Progressive Automations had a chance to speak with Michael McMaster about his new R2-D2 and R4-P17 - and yes, he'll be using our actuators.
When Mike McMaster got the itch to recreate a working model of R2-D2, like so many of us, have contemplated in the past, he came upon the R2 Builder's Club Yahoo! Group. After his first build was a smashing success, he's about to do it again. This time, he's not only got his eye on a new R2-D2. He's planning on building an R4-P17, as well.
It seems Mike has always had a penchant for creation. "I have been building things since I was a little boy," he says. "I used to make elaborate spaceships from cardboard and lumber, then slowly stepped up to go-carts and more practical things." The move toward building things appeared to be a natural one for McMaster. "I lived on a citrus farm, so my father designed much of our farm equipment, and I was tasked with building some of it myself." When McMaster joined the R2 club in 2002, that's where he says his electronics and robotics knowledge really took off. There's a lot that goes into building a single R2 unit, from painting to molding to everything else. "I was really excited to learn how to mold parts that I had made, so I could reproduce them. I also learned how to properly paint and weather props through some very good teachers who are professional prop builders themselves." He's already created an R2-D2, so we wanted to know what the inspiration for the new one was. "I built my first R2-D2 replica over ten years ago, during the early days of the R2 Builder's Club, so it was slightly off-scale in a few places," he says. He plans on making the new version as accurate as possible, and it will be built with many of the gadgets that saw R2 through the Star Wars saga. "He will be much more robust, as well," McMaster says. "Utilizing the latest advances available today."
McMaster is also taking on a new build - an R4-P17 replica. His inspiration for this little guy is its rarity and uniqueness. "What drew me to the character was the color scheme, as well as the fact that there were very few of them out there." For those who might not be on the up-and-up, R4 belonged to Obi-Wan in the first three films and is colored red, silver and white rather than the familiar blue, silver and white of R2-D2. "It seems everyone has an R2-D2 at this point."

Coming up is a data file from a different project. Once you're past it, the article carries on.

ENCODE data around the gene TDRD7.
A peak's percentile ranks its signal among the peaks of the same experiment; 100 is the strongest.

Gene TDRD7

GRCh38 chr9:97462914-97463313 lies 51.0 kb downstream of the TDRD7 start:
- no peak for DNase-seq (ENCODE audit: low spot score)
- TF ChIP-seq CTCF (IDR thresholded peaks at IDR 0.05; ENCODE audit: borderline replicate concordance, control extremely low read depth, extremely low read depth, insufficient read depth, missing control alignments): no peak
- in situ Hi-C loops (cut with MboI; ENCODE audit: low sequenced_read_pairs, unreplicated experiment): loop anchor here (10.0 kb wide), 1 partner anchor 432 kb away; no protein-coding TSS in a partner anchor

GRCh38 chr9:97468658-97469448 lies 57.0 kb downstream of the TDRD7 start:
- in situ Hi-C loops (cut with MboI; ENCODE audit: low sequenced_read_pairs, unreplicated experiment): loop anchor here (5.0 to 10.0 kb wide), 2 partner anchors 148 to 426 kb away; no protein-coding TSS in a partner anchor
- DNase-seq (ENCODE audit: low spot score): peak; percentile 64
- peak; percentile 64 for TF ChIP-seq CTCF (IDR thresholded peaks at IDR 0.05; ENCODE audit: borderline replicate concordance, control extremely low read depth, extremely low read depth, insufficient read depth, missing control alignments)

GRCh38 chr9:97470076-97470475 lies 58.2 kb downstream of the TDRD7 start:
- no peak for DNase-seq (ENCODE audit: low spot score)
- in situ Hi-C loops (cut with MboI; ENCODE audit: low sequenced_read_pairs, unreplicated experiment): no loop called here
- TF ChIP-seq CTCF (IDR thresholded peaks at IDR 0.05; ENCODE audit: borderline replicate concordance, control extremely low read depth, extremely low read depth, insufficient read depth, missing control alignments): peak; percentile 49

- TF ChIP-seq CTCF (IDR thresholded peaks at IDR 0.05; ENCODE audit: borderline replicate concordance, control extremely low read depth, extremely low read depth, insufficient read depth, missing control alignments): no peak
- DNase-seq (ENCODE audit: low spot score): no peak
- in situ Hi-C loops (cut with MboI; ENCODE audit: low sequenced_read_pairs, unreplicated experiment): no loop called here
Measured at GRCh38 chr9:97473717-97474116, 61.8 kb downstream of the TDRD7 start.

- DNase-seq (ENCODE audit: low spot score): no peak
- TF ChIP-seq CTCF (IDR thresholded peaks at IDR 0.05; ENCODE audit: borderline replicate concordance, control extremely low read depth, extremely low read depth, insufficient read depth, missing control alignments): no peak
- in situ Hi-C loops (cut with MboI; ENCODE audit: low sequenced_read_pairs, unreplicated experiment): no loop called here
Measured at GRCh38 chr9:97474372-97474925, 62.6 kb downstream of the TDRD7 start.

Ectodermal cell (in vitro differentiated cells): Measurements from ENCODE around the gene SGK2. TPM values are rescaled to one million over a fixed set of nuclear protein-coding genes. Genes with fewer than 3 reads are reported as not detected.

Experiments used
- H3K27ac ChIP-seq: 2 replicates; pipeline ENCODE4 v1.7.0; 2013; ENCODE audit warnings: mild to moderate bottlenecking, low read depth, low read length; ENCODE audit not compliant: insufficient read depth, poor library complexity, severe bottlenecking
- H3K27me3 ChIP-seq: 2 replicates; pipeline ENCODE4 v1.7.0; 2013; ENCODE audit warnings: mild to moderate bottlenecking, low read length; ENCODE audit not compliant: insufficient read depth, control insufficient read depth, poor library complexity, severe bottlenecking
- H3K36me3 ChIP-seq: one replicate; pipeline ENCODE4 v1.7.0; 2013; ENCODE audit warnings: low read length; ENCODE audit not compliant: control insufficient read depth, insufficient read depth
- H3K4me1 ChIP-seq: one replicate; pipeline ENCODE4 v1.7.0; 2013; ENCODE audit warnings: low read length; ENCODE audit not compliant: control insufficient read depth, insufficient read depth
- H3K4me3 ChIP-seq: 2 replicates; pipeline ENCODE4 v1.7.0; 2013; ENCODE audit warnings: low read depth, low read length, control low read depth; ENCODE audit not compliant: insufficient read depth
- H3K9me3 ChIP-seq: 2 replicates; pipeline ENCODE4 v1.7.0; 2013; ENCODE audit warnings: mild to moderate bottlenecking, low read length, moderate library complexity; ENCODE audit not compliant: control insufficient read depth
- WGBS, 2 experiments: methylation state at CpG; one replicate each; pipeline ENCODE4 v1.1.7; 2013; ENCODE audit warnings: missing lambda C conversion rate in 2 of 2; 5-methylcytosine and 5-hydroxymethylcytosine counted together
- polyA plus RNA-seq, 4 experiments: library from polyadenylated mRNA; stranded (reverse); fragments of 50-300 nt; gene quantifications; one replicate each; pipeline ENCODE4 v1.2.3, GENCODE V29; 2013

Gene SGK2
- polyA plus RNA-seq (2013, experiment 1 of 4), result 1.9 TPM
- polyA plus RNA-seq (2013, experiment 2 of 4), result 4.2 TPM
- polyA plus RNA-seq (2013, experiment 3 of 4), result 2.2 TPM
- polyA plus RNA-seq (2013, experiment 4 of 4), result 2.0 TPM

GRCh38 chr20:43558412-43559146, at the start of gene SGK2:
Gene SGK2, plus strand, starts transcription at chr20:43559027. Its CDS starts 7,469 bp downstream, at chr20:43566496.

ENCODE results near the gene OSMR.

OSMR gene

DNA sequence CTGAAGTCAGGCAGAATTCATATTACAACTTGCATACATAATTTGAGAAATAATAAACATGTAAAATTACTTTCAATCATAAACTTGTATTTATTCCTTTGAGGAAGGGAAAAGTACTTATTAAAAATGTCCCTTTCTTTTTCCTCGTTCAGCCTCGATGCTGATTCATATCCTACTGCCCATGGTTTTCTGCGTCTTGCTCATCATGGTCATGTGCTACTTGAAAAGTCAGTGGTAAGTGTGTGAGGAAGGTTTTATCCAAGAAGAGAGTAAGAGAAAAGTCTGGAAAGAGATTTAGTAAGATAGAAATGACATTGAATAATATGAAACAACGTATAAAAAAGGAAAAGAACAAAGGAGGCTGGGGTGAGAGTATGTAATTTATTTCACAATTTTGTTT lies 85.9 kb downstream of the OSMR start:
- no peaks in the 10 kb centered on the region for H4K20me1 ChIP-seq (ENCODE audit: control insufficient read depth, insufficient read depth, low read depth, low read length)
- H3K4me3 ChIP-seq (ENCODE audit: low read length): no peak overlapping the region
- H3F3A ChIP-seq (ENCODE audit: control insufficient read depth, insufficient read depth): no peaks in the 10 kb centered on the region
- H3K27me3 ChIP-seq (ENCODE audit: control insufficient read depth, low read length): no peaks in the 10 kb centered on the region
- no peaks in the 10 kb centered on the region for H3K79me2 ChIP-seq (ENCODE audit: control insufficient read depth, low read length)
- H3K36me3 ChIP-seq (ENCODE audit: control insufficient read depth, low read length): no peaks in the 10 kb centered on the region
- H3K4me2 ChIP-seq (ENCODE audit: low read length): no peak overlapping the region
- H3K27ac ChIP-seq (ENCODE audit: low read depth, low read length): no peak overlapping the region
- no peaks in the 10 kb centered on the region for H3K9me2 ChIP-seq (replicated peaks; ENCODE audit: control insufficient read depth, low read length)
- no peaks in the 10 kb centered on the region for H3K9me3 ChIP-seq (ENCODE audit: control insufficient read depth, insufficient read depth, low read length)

Linear actuators will be used to control the center foot and legs of the R2-D2 and R4-P17 units. We'll be able to see them switch from two legs to three legs when the replicas are done. "I typically use PA-14 actuators, as they fit in small spaces, are cost-effective and very powerful!" He'll control the little fellas with an RC switch along with a few limit switches.
Considering how much goes into building two of these robots - let alone a single one - you might think it would take eons of research, but that's where the benefit of being part of a group really pays off. "I am fortunate to be involved with a diverse group of talented people in the R2 Builder's Club. Many of them have already done a ton of research on the smallest details on each of the droids, which has helped tremendously." Among his resources for getting each and every specification as close as possible, he'll be using DVDs and material in print. "There are quite a few books on 'the making of Star Wars' with some great behind-the-scenes photographs."
For enthusiasts or seasoned professionals looking to get more information on building their own R2, the R2 Builder's Club is an excellent resource. McMaster says, "Members are always willing to help and give advice. Anyone can build a droid!" If you are interested in building your own droid, whether you have a background in robotics or this is your first one, visit the R2 Builder's Club Yahoo! Group info page, or check out Astromech.net.
McMaster says the robots are currently only a heap of parts, but we can't wait to see how the progress moves along. Find out about all of Michael McMaster's latest projects here, including his project with Mike Senna, the two Wall-E robots.